Dental therapists: A global perspective

David A. Nash, Jay W. Friedman, Thomas B. Kardos, Rosemary L. Kardos, Eli Schwarz, Julie Satur, Darren G. Berg, Jaafar Nasruddin, Elifuraha G. Mumghamba, Elizabeth S. Davenport, Ron Nagel

Research output: Contribution to journalArticlepeer-review

100 Scopus citations


In 1921, New Zealand began training school dental nurses, subsequently deploying them throughout the country in school-based clinics providing basic dental care for children. The concept of training dental nurses, later to be designated dental therapists, was adopted by other countries as a means of improving access to care, particularly for children. This paper profiles six countries that utilise dental therapists, with a description of the training that therapists receive in these countries, and the context in which they practice. Based on available demographic information, it also updates the number of dental therapists practising globally, as well as the countries in which they practice. In several countries, dental therapy is now being integrated with dental hygiene in training and practice to create a new type of professional complementary to a dentist. Increasingly, dental therapists are permitted to treat adults as well as children. The paper also describes the status of a current initiative to introduce dental therapy to the United States. It concludes by suggesting that dental therapists can become valued members of the dental team throughout the world, helping to improve access to care and reducing existing disparities in oral health.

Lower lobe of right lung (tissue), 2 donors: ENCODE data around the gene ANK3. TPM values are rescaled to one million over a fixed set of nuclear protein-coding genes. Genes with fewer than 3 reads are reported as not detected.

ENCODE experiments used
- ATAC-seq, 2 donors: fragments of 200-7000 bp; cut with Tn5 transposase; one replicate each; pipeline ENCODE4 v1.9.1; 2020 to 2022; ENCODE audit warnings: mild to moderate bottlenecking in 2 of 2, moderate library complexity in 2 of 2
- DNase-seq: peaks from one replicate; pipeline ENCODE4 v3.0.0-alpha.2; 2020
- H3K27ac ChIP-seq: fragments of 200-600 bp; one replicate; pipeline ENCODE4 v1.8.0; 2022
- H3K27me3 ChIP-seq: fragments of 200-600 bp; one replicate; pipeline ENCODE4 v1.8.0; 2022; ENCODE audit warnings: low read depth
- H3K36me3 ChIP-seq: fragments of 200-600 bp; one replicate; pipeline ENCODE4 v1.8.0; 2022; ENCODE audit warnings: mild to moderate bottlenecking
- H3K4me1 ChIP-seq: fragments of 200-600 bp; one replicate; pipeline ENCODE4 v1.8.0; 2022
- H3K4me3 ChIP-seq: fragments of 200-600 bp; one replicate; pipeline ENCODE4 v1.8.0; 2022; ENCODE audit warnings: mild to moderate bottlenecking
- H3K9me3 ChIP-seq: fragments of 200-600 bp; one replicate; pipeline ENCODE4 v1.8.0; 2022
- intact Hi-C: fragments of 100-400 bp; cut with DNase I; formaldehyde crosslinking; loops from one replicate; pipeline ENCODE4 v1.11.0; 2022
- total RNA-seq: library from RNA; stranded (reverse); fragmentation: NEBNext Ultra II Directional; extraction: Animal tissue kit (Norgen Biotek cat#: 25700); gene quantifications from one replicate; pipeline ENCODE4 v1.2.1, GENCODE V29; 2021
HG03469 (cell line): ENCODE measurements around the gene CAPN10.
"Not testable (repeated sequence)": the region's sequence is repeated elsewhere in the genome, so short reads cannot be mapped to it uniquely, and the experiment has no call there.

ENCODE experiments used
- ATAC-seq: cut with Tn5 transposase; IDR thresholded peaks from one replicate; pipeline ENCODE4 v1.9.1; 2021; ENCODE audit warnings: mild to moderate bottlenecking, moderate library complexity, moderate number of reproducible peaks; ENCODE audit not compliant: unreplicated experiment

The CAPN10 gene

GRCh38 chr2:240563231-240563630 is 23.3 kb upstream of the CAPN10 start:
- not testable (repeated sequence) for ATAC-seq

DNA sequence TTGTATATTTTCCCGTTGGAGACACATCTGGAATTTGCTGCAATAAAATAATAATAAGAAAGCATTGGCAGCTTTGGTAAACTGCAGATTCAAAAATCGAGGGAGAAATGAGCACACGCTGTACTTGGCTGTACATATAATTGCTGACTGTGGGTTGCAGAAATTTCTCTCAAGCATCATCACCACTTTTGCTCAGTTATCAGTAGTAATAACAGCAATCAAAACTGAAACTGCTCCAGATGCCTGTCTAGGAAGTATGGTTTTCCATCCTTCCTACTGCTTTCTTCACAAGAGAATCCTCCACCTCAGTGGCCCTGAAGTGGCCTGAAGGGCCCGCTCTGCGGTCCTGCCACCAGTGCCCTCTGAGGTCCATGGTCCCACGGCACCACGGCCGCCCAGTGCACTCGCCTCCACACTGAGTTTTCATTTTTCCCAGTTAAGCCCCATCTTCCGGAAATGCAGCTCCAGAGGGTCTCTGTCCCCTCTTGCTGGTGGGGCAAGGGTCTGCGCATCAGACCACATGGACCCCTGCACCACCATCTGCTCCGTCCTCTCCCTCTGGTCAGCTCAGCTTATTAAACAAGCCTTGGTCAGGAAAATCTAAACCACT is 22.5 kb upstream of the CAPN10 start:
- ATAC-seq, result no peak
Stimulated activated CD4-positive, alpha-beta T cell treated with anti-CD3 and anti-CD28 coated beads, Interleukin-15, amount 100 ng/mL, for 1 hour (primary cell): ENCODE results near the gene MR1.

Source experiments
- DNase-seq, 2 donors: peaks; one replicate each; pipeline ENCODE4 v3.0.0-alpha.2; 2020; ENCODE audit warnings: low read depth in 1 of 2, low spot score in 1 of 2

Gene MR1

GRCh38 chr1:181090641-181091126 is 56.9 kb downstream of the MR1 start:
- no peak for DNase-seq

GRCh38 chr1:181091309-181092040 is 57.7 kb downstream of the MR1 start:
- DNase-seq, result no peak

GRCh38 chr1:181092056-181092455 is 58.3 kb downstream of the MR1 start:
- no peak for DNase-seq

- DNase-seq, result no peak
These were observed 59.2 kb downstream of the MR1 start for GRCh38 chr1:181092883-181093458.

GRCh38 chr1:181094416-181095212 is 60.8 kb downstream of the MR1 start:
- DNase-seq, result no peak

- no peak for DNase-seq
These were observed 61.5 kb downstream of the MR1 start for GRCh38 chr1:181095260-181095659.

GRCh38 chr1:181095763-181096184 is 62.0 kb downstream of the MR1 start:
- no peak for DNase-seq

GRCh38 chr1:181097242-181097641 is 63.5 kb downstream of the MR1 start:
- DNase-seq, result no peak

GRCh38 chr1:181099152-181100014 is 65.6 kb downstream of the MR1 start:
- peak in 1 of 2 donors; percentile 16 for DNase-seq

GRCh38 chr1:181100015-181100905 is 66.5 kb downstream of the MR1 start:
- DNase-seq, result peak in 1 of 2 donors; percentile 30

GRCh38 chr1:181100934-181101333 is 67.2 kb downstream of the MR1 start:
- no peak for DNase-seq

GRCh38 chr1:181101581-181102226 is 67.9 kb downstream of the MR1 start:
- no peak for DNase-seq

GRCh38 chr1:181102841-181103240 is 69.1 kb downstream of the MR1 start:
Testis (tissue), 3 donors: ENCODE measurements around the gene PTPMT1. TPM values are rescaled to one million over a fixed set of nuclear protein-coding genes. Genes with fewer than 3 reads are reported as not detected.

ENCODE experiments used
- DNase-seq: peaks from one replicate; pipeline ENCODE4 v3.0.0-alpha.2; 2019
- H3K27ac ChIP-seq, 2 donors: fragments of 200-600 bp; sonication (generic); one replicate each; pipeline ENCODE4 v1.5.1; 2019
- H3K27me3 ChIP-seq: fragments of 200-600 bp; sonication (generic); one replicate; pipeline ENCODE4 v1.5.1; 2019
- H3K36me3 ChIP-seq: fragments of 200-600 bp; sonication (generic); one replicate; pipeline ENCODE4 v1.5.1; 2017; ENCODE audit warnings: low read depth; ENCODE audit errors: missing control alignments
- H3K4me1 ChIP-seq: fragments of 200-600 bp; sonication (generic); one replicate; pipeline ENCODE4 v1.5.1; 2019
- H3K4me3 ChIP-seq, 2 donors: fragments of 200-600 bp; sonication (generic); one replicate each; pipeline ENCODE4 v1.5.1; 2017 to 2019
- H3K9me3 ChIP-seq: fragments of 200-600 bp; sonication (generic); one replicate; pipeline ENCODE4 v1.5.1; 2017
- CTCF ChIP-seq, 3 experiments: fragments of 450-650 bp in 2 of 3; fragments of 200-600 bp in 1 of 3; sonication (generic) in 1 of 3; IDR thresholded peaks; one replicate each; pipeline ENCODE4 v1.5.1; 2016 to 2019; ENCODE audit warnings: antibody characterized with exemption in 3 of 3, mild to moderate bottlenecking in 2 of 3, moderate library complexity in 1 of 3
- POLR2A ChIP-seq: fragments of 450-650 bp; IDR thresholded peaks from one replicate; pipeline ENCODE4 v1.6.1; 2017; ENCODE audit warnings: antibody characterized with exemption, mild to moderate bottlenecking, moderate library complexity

Original languageEnglish (US)
Pages (from-to)61-70
Number of pages10
JournalInternational dental journal
Issue number2
StatePublished - Apr 2008
Externally publishedYes


  • Dental therapist
  • Global dental workforce
  • School dental nurse

ASJC Scopus subject areas

  • Dentistry(all)


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